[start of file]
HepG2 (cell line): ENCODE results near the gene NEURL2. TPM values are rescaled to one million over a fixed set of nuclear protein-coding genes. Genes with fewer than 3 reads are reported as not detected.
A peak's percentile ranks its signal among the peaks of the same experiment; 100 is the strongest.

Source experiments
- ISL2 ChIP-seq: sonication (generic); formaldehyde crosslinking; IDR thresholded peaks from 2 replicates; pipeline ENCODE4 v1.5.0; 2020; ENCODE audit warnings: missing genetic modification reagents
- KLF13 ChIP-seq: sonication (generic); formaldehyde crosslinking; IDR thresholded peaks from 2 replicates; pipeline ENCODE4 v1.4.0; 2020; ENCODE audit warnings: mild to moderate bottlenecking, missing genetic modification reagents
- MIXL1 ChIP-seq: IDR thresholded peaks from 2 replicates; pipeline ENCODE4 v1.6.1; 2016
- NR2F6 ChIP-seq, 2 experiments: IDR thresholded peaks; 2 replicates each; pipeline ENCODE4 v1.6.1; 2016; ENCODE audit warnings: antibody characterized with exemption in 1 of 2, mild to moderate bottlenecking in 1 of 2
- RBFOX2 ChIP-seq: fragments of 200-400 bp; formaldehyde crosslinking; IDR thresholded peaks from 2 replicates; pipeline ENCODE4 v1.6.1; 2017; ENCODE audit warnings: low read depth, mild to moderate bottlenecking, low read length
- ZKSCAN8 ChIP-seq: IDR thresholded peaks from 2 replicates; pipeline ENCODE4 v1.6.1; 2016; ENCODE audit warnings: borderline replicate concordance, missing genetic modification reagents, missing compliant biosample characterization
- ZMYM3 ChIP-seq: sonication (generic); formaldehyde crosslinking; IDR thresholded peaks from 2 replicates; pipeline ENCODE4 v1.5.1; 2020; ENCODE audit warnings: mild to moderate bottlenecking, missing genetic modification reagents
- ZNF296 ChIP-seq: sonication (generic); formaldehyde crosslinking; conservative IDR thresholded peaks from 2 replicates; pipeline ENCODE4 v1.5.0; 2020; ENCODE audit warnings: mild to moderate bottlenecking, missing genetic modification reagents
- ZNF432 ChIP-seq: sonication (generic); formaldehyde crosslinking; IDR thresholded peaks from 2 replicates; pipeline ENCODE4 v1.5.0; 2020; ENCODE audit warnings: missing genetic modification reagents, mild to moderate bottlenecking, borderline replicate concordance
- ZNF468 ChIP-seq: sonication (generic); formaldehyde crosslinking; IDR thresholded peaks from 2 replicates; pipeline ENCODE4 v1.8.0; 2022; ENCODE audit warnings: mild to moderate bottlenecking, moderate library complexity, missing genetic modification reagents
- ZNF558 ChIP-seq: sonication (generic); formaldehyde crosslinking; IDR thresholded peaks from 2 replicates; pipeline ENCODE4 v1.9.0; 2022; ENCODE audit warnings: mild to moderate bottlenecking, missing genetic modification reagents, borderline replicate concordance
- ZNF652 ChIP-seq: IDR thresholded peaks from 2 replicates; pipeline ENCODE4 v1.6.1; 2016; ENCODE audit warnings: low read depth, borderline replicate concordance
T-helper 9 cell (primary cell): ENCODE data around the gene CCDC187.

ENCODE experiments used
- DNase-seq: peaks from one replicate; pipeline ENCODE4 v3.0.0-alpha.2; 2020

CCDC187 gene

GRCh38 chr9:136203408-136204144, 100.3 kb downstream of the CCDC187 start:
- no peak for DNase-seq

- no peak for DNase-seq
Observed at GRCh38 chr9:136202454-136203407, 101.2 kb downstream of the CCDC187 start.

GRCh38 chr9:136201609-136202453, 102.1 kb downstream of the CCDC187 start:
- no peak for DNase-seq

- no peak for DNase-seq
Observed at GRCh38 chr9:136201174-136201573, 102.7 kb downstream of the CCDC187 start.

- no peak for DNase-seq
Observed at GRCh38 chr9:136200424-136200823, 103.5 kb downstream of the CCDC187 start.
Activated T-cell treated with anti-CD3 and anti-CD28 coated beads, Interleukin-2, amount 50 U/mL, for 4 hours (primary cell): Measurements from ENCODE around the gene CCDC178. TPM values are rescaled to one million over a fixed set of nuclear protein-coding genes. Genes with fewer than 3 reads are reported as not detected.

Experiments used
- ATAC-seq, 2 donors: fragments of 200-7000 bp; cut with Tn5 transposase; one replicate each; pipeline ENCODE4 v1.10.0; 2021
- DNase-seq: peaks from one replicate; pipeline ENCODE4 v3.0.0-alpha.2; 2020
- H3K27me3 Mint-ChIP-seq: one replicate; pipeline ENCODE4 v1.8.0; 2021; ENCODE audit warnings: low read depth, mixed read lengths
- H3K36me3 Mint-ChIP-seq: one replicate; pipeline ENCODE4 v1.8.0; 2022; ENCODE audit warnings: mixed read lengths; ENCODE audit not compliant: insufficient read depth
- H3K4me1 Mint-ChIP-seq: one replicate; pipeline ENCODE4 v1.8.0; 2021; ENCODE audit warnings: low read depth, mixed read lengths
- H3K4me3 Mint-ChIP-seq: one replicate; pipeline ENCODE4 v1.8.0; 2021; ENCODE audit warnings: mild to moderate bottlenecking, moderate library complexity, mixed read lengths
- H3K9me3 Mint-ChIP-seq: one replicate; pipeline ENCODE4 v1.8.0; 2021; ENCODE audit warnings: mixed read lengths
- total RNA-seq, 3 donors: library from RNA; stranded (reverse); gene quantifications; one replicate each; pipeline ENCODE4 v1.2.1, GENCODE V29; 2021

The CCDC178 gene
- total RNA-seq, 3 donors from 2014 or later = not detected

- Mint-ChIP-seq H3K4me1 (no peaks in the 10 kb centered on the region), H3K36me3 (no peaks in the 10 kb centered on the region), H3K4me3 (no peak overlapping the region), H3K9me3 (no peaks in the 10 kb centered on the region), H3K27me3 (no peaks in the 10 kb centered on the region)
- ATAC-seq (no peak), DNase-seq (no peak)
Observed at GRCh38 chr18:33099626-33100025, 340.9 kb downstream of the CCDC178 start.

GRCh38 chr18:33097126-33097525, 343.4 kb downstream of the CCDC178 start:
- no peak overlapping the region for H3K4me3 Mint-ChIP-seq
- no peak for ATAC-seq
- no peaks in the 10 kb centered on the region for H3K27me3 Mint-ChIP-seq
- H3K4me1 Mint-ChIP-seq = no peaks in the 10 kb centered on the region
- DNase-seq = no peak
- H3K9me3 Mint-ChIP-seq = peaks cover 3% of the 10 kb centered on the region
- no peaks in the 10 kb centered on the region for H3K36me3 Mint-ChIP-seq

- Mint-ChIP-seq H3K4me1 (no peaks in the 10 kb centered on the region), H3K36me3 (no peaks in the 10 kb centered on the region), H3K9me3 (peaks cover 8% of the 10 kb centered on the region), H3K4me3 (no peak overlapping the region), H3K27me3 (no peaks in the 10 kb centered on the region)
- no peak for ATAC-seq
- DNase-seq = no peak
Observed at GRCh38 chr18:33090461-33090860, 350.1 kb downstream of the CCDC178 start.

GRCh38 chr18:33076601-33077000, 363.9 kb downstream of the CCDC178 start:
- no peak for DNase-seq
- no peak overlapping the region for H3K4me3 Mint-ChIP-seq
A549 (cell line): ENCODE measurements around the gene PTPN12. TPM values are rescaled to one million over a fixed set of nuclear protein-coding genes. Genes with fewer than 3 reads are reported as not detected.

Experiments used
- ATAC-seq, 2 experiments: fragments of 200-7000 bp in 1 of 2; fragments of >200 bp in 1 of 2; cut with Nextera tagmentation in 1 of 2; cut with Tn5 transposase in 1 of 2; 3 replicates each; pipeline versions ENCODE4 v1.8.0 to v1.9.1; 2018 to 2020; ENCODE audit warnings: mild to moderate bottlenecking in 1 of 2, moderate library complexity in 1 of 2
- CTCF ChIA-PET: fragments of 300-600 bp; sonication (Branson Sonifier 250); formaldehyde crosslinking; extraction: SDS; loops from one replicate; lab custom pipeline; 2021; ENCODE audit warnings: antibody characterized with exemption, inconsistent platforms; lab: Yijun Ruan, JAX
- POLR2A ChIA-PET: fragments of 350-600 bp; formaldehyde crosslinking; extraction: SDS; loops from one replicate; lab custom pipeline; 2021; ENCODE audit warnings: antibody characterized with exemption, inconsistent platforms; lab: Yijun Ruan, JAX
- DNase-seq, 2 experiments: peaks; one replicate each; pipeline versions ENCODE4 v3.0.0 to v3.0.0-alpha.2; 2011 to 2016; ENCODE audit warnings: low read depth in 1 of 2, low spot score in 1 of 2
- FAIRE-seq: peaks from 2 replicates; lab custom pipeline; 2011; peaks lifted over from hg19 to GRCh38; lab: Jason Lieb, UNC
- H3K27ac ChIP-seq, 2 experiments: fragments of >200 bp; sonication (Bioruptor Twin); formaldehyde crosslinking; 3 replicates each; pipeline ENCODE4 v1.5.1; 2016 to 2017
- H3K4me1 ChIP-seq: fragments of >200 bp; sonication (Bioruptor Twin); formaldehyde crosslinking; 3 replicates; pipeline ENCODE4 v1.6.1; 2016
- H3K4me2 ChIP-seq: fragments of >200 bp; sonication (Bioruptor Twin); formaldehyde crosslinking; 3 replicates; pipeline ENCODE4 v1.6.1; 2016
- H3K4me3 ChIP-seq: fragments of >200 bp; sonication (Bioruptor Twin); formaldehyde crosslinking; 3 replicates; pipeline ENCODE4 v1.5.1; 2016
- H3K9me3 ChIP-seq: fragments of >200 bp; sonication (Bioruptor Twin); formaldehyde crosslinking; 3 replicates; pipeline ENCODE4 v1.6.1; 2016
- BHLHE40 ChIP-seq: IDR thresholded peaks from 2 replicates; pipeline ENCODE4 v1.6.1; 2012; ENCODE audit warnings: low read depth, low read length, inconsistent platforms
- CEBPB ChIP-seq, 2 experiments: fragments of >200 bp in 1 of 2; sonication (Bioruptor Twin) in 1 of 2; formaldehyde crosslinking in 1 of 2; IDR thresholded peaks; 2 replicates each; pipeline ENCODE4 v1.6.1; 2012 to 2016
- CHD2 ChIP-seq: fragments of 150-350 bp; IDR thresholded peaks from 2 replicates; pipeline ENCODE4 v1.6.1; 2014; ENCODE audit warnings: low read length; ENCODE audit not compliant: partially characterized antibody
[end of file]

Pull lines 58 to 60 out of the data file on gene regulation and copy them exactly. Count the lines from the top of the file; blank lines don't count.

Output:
- no peak for DNase-seq
- no peak overlapping the region for H3K4me3 Mint-ChIP-seq
A549 (cell line): ENCODE measurements around the gene PTPN12. TPM values are rescaled to one million over a fixed set of nuclear protein-coding genes. Genes with fewer than 3 reads are reported as not detected.